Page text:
Kvarken archipelago (Merenkurkku) – a rising coastal area in Ostrobothnia
The Kvarken Archipelago is a natural heritage site known for the phenomenon of the rising land, as it is possible to witness signs of this with one’s own eyes. Kvarken, which has also been named “the open air museum of the ice age”, was situated right in the centre of the northern continental ice sheet during the previous ice age. The earth’s crust which was pressed down for about a kilometer was released from the ice masses 10,000 years ago and it continues to rise by nearly a meter per one hundred years. Due to the rising of the land, the archipelago is constantly changing: new islands appear on the horizon, former bays form lakes and ranges of rocks appear in the middle of boating routes.
The Kvarken area, consisting of 5600 islands, is a paradise for birdwatchers, as it is one of the most important archipelago bird nesting and migrating areas in the entire Baltic Sea region. Kvarken also offers excellent fishing opportunities, which is why it is popular with local fishermen. Approximately 40 km from the centre of Vaasa you can easily reach the archipelago along the Raippaluoto bridge and accommodation is offered in the region’s rental cottages.
Petäjävesi old church – a master example of a log construction
On the list of World Heritage Sites, the wooden church of Petäjävesi represents Nordic parish architecture and the long traditions of log construction. The church which was built during 1763-1765 is exemplary of how local builders applied style features of European church architecture to traditional logging techniques. The church, which hasn’t been in use since 1879, is still open to the public in the summertime, and occasionally used for weddings, church services and concerts. The nearest rental cottages can be found on the Petäjävesi site.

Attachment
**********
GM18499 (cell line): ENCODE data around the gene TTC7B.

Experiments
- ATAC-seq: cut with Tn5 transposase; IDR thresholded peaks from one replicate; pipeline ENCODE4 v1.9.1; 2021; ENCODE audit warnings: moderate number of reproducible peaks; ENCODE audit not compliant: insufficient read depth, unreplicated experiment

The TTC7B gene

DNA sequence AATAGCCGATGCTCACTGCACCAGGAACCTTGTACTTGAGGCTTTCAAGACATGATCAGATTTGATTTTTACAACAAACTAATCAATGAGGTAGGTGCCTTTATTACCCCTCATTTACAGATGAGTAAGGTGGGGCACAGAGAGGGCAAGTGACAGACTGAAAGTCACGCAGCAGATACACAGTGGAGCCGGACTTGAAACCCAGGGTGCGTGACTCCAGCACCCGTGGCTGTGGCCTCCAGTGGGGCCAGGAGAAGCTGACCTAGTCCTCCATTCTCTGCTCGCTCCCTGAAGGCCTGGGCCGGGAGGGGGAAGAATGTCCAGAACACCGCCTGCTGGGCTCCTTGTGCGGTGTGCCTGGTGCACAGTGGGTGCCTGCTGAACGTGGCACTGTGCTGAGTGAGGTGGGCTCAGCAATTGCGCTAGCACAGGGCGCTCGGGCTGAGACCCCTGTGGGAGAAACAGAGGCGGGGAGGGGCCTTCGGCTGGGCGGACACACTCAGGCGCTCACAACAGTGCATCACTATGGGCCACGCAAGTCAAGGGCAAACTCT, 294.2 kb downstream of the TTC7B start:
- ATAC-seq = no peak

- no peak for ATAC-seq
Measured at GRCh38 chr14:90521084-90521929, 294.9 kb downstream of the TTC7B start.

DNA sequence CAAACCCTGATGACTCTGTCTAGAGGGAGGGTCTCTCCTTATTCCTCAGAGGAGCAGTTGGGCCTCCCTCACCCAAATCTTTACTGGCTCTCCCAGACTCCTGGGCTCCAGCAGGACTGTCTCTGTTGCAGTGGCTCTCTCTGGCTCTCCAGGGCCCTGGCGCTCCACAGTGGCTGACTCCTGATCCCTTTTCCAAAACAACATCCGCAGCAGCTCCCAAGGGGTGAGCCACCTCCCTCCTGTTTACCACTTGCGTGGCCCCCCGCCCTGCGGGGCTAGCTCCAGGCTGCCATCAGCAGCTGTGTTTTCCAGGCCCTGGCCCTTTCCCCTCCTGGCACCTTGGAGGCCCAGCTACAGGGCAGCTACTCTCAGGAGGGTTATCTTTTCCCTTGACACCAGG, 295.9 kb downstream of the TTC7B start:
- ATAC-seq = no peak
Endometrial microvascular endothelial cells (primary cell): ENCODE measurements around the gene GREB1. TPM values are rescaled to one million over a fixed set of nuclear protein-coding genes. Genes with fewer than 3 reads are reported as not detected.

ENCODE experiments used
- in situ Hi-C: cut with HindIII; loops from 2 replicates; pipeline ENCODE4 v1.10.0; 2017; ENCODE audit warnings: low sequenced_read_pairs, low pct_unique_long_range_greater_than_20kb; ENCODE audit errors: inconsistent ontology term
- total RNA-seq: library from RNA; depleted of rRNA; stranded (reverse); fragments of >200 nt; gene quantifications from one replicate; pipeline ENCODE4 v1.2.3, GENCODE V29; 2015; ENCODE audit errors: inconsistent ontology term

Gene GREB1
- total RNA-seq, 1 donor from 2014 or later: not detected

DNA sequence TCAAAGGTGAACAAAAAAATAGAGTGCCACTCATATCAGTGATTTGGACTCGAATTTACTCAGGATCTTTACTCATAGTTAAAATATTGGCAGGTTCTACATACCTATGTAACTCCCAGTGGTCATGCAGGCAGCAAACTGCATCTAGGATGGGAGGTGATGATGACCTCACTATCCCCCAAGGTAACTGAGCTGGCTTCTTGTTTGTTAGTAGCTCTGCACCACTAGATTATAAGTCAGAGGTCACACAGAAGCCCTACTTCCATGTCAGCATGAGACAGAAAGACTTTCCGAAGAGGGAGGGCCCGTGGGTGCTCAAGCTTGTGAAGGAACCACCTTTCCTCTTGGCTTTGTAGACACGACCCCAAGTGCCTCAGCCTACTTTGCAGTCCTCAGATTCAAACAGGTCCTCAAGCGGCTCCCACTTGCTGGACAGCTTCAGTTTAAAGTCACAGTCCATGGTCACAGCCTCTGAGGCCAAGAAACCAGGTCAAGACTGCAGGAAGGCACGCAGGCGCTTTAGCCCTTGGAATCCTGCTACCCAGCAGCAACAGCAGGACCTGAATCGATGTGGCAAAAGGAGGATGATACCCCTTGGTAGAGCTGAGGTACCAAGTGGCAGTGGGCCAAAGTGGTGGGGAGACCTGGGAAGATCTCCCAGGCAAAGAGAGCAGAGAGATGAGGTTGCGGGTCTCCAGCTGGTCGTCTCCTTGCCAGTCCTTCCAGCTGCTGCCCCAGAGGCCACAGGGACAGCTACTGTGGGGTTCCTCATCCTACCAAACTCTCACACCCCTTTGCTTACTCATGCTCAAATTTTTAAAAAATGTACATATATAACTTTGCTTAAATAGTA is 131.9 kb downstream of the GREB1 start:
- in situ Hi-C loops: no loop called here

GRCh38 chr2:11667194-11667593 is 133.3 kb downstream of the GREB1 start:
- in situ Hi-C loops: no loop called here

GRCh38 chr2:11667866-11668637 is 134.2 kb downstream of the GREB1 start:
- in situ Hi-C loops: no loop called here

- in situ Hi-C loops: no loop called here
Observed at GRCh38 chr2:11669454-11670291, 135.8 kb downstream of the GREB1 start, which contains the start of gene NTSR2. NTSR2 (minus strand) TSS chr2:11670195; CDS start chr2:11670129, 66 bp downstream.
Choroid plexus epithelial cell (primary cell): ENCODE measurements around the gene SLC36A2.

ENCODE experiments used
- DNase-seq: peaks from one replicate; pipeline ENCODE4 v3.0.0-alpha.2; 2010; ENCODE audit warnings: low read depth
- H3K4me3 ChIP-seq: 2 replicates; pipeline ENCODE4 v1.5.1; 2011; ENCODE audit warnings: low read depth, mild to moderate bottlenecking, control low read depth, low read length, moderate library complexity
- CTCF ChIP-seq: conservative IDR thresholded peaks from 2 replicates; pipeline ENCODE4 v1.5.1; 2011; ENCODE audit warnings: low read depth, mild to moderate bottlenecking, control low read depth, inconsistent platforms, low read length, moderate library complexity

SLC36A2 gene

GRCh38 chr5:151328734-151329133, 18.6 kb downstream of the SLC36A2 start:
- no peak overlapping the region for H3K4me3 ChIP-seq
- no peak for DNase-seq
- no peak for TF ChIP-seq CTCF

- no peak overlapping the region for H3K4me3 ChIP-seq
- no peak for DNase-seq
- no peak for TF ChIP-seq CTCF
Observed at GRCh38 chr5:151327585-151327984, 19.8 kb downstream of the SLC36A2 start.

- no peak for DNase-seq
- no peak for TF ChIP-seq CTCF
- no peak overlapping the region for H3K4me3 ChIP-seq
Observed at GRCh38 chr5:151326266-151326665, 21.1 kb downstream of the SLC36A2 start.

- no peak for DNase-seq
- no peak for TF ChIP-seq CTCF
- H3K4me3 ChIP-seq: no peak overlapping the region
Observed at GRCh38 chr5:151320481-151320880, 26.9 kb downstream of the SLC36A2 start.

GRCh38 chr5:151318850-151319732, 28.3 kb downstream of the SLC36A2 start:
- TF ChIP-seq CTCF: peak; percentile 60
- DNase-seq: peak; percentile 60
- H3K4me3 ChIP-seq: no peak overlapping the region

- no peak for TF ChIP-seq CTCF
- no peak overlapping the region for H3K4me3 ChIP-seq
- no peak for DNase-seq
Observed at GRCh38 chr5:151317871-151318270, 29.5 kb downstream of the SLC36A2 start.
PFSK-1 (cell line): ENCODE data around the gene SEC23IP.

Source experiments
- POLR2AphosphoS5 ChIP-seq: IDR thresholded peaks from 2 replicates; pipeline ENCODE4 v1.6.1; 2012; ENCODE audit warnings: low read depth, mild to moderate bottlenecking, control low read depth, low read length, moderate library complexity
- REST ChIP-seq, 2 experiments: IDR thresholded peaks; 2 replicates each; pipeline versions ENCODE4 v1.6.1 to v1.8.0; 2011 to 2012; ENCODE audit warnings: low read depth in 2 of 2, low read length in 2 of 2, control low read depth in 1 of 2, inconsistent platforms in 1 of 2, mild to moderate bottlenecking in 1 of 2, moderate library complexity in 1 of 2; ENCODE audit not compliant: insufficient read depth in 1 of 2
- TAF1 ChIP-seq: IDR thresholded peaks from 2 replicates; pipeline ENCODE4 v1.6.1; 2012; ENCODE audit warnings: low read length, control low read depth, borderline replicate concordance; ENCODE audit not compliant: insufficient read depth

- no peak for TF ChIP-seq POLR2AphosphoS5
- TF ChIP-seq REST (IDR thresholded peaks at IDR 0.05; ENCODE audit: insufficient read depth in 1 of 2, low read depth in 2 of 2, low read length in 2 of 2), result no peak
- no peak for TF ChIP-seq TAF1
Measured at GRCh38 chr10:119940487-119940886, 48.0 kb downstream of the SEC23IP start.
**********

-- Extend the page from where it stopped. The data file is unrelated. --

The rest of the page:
Verla groundwood and board mill - a reminiscence of early industrial history
The Verla groundwood and board mill, today serving as a museum, form an exemplary industrial complex which showcases the early years of the Finnish forest industry. Due to the industrial activities that began in 1872, Verla turned into a vibrant industrial settlement, of which one is reminded by the area’s worker’s houses with their idyllic courtyards.
A visit to Verla is like a journey to the past. In the museum you can get to know the different stages of the cardboard industry: in the open-air museum, you can experience old-world atmosphere and explore the different stages of the making of cardboard. The old working-class buildings in the area are partially used for accommodation and partly function as small boutiques. Verla is located a mere half an hour’s drive from Kouvola, and Lahti is no further than 70 km away.
See also: explore the cottages and vacation rentals in the vicinity of the Verla World Heritage Site.
The Struve Geodetic Arc – the history of science
The Struve Geodetic Arc represents, above all, the history of science and technology in the world heritage list. Its name stems from German-born F. G. W. Struve, who in the early 1800s sought to find out the shape of the earth through triangles and astronomical observations. In his own time, Struve’s chain represented a major step in the actual development of science, as it was the first accurate measurement of the scale that defined the true shape of the Earth.
The over 2800 km long Struve chain runs from the Black Sea to the shore of the Barents Sea. In Finland, where the chain measures approximately 1,000 km, it includes six measuring points - Blacksmith, Mustaviiri, Porlammi, Oravivuori, Alatornio church, Aavasaksa and Stuorrahanoaivi at Enontekiö. The most famous measurement point, Aavasaksa, has attracted international visitors through the centuries. From the top of the fell famous for its nightless nights, you can find a summer cafeteria, a restaurant, an observation tower and accommodation facilities. The nearest cottages and vacation rentals can be found on the Ylitornio site.